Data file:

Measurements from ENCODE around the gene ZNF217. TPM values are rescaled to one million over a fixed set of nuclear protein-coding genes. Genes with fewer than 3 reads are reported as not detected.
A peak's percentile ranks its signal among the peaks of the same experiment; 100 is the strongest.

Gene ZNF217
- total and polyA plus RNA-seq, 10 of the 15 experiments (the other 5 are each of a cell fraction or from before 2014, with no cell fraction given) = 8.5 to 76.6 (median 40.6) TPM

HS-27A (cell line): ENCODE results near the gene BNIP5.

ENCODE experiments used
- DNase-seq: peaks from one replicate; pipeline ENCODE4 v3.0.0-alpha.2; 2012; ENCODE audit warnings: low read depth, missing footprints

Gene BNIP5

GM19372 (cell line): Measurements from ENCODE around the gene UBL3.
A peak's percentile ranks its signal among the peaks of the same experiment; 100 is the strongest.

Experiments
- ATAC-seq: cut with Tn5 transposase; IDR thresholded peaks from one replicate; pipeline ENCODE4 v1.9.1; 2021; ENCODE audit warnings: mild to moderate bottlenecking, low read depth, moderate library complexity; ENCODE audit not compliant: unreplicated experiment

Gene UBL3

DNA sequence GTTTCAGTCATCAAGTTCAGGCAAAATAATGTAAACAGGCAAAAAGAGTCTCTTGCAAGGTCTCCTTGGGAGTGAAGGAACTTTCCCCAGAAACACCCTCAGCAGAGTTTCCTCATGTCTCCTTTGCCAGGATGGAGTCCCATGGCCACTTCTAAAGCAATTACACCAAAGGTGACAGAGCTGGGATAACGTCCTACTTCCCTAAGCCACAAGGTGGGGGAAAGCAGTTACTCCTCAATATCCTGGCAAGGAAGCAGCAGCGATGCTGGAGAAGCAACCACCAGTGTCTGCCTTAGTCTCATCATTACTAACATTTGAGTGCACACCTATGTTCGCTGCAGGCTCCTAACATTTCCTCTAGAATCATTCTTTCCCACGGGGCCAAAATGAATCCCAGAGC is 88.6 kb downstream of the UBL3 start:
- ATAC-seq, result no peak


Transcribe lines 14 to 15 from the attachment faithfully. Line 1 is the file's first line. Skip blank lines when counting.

DNA sequence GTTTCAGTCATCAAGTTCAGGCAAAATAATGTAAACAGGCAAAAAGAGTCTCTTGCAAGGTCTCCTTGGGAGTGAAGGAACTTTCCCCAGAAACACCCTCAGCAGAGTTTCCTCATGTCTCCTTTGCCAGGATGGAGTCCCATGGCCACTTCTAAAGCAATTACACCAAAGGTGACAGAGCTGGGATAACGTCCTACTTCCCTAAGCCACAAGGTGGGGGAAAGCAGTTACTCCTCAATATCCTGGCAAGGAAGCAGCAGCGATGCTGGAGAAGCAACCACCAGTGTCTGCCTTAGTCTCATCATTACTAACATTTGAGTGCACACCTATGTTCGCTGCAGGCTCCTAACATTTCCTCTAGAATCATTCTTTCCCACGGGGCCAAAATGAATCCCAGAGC is 88.6 kb downstream of the UBL3 start:
- ATAC-seq, result no peak